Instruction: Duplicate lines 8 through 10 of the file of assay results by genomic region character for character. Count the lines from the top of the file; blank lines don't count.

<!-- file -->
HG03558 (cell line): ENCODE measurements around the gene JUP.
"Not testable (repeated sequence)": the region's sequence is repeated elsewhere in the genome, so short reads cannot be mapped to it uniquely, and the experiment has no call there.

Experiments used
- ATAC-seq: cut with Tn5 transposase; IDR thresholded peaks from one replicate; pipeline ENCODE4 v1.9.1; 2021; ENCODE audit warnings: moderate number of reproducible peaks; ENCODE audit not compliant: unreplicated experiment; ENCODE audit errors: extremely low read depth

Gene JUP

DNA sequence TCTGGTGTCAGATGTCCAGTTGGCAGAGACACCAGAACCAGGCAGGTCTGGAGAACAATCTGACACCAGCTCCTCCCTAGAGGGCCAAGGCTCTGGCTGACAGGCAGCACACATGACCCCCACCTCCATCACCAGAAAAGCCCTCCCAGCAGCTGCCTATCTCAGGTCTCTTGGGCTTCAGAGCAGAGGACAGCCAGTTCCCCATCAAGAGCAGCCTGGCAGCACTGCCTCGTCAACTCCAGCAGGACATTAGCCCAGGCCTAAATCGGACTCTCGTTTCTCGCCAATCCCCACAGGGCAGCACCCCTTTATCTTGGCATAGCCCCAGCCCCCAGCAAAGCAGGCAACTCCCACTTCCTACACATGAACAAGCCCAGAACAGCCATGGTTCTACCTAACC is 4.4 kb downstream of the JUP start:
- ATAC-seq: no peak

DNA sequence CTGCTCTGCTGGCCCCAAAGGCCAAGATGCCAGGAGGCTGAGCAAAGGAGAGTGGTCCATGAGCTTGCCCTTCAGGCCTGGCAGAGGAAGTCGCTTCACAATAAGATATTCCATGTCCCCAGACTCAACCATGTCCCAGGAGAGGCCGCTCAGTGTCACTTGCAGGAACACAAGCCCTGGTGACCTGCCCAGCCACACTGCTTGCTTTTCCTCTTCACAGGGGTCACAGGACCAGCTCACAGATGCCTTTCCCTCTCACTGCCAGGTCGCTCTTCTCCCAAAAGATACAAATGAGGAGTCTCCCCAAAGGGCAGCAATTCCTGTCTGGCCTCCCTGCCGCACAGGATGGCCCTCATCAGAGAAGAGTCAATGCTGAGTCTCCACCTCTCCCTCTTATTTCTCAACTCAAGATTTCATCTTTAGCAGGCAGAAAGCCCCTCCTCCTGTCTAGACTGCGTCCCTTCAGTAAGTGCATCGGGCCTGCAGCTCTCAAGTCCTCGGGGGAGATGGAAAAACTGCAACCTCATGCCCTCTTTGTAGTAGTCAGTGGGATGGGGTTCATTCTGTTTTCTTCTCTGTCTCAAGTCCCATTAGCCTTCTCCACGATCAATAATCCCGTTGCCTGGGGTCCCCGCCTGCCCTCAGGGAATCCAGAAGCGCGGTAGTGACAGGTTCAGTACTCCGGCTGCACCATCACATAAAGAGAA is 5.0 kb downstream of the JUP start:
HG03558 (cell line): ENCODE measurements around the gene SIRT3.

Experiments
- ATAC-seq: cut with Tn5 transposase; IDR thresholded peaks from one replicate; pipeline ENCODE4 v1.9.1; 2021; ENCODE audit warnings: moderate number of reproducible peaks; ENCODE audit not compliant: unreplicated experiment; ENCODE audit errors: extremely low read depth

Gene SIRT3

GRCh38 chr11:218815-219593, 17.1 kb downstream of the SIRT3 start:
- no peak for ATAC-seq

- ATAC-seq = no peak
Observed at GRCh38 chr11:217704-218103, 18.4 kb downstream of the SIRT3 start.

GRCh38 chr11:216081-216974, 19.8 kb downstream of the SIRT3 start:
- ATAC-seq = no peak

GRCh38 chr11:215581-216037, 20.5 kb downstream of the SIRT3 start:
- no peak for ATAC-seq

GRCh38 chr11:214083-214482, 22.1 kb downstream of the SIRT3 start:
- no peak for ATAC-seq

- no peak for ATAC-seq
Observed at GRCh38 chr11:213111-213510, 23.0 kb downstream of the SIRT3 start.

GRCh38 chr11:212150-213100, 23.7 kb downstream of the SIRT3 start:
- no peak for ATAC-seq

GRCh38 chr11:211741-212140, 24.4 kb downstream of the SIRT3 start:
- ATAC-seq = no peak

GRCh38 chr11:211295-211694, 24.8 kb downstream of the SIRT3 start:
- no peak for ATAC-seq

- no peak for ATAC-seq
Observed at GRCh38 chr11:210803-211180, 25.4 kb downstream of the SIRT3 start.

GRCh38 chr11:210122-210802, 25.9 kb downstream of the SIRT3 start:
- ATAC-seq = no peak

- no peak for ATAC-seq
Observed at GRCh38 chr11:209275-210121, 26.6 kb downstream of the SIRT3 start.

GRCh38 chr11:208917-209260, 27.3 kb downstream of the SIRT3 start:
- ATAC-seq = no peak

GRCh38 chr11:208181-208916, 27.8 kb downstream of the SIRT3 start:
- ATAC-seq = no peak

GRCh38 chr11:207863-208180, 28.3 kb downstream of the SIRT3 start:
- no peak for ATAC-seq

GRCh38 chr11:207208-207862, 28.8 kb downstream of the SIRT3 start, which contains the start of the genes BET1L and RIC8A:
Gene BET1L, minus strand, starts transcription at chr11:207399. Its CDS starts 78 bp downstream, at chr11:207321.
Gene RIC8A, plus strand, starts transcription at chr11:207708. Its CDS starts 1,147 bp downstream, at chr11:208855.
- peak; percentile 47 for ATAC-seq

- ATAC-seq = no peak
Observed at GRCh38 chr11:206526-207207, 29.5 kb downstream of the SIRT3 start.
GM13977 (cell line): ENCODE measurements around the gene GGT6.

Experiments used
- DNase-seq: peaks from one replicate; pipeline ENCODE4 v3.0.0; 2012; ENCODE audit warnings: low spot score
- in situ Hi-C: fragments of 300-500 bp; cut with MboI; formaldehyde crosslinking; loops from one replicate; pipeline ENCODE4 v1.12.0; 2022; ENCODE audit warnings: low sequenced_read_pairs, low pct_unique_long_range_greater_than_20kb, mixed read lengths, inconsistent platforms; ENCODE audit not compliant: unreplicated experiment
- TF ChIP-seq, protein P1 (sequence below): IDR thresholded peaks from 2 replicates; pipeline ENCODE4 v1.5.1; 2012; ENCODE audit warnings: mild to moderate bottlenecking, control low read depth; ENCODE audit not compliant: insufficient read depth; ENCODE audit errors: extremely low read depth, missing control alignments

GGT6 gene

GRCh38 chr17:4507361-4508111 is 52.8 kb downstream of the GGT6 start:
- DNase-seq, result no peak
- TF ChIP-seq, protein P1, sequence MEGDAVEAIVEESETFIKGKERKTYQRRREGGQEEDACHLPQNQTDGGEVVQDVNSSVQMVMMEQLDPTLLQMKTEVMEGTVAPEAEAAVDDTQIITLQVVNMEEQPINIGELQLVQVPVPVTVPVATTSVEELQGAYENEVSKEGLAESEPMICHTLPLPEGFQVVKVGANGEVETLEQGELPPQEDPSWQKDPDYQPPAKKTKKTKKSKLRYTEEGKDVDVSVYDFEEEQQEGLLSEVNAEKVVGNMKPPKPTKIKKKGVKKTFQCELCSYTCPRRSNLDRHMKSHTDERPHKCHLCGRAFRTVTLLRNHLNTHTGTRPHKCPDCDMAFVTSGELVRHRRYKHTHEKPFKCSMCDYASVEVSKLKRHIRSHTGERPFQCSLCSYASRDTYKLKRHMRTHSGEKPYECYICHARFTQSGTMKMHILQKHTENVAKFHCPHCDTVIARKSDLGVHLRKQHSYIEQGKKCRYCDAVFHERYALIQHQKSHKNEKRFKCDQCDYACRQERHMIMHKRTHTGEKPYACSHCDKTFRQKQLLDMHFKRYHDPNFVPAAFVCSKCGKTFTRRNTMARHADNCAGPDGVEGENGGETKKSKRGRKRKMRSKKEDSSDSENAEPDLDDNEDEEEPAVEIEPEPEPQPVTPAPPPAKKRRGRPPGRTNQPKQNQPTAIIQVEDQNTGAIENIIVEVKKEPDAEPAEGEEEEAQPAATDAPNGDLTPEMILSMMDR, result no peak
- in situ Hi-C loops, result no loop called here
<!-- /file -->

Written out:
DNA sequence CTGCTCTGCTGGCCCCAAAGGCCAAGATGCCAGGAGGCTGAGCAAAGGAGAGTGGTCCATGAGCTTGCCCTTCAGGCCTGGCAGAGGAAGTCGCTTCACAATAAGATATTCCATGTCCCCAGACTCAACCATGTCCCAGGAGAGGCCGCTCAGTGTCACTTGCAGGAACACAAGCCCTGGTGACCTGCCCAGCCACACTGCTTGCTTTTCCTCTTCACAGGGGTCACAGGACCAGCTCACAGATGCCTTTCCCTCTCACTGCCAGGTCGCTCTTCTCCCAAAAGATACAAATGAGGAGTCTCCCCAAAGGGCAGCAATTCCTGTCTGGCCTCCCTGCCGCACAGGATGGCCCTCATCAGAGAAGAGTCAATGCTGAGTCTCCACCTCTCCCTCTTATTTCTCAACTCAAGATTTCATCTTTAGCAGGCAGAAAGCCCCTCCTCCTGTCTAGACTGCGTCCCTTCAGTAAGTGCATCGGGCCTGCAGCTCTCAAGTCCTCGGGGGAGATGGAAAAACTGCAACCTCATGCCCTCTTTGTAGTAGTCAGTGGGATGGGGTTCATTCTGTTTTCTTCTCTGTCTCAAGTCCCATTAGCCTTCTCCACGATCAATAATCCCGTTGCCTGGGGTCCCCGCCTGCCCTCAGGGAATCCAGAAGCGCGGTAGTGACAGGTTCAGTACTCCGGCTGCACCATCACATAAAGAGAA is 5.0 kb downstream of the JUP start:
HG03558 (cell line): ENCODE measurements around the gene SIRT3.

Experiments